You might be familiar with Maine’s unusual system that awards Electoral College votes by congressional district. What you might not be familiar with is the fact that one other state does this too — Nebraska — and that Nebraska is poised to have one of its five electoral college votes go to Joe Biden. This tells us something interesting about the way we vote moving forward.
This is fairly remarkable. As Politico notes, “Over the past half-century, Nebraska has only once delivered one of its electoral votes to a Democratic presidential nominee. Barring a turnaround, this year will mark the second time.” Nebraska’s 2nd District includes Omaha, which is the state’s largest city. There, Donald Trump is six to seven points behind Joe Biden depending on the poll.
In the grand scheme of things, one more electoral vote for Biden probably won’t make or break him, but this shift is notable for another reason, and it has to do with the United States’ urban-rural political divide. In short, liberals tend to live in cities and their suburbs and conservatives tend to live in exurbs and rural parts of the country. Nebraska is largely rural, but as noted Nebraska’s 2nd District includes Omaha, which is urban and is surrounded by suburbs. This shift suggests that even in a state as traditionally red as Nebraska, the urban-rural divide is widening in one way or another.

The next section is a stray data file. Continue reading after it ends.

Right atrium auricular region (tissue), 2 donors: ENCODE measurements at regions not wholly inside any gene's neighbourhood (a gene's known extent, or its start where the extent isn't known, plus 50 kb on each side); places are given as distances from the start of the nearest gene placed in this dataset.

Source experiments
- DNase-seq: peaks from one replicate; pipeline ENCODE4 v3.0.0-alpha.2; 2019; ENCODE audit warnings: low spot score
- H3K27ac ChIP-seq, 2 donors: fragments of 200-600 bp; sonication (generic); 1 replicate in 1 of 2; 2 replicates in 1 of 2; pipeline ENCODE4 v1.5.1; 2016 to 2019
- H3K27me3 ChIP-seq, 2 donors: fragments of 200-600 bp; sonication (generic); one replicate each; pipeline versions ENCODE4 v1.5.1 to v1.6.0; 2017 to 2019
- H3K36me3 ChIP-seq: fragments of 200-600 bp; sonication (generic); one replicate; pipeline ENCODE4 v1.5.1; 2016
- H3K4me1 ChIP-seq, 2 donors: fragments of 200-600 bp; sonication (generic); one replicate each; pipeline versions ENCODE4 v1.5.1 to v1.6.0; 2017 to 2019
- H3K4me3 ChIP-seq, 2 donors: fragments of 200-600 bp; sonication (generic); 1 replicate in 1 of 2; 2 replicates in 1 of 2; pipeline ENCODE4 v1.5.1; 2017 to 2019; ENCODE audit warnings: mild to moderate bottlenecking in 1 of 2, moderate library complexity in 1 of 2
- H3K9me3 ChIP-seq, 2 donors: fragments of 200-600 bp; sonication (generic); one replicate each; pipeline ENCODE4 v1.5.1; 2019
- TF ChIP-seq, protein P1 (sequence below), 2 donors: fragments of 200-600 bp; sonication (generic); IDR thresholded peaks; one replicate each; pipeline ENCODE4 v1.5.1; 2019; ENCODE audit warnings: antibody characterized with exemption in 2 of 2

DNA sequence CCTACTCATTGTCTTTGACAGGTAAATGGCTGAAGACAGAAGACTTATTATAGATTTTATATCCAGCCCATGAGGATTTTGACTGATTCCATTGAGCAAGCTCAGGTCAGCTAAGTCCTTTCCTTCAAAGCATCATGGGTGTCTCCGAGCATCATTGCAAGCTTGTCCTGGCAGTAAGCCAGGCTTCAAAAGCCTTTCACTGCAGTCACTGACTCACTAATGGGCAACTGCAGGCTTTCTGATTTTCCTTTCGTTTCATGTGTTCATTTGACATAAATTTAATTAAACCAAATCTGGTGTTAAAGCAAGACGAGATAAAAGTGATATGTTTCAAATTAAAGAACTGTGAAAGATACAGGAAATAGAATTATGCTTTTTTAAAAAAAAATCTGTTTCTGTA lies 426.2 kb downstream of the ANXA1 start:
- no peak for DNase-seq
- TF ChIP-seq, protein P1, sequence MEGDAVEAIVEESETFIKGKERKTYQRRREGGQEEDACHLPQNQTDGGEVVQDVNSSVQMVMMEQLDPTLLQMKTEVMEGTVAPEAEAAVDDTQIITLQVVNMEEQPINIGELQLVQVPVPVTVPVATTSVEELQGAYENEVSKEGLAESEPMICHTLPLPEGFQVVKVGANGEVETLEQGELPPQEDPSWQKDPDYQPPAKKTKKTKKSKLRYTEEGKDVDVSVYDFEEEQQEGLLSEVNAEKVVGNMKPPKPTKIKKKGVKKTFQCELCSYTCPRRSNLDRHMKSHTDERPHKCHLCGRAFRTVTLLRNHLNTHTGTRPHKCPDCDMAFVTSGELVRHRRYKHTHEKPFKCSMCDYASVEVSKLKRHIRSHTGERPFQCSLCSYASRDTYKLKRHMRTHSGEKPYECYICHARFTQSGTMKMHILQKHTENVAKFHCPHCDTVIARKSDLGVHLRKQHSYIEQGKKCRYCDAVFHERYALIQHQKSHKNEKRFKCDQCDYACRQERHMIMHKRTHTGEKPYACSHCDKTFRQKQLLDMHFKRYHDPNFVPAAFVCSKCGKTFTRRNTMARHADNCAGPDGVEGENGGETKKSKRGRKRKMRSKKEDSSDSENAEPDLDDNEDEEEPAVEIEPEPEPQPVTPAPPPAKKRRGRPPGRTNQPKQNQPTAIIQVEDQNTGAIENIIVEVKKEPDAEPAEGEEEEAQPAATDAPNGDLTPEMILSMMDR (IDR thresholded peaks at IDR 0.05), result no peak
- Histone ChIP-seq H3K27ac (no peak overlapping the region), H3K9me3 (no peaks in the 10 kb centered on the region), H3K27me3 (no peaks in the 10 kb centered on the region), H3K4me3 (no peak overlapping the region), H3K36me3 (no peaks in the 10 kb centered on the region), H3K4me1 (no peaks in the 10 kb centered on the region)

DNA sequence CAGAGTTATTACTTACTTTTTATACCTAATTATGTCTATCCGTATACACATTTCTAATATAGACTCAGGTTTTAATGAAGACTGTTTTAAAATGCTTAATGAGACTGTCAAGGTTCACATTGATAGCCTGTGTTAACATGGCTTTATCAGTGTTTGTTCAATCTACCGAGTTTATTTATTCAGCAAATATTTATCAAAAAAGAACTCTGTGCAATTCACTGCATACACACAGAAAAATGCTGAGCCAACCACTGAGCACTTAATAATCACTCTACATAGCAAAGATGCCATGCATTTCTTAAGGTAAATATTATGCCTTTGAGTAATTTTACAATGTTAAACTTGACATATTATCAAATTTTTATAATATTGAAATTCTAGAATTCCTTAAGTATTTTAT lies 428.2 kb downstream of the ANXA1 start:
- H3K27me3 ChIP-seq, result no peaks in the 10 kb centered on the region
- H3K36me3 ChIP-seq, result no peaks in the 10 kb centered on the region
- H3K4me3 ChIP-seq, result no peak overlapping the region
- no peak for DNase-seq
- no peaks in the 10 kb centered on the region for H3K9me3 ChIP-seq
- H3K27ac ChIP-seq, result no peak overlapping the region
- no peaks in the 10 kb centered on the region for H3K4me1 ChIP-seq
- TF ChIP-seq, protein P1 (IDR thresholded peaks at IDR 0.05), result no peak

We knew back in 2016 that the urban-rural divide was actually growing, and the Nebraska example appears to evince this clearly. What this means for the future is still not entirely clear, but I’ll walk you through my thoughts.
I think if this trend continues, we will see two major things happen in the American political landscape: (1) we will see that rural voters will proportionately decrease in the pool of voters but they will retain power thanks to gerrymandering and the Senate, and (2) we will see the urban-suburban contingent grow increasingly intolerant of the vastly overpowered rural voter. Short-term trends suggest that rural America might be being repopulated by city dwellers as they flee the heightened COVID threat in cities, but long-term trends suggest that young Americans from rural areas flee for the cities.
So where’s the silver lining? Well, I think the answer is simple: urban-suburban frustration at an unequal system will inevitably result in reform. Will that result in the dissolution or reform of the Electoral College or Senate? I doubt it. But weirdly, this brings me back to Nebraska. I think a split voting system for the Electoral College just like Nebraska and Maine might be just the compromise we need. Urban and suburban voters would not be as well represented as if the Electoral College or Senate were reformed or dissolved, but it’s a far better solution than what we have now.
Like I said before, one more Electoral College vote for Biden probably won’t make or break him, but if the Nebraska system were to apply across the country, it could probably make a Democratic candidate in the future.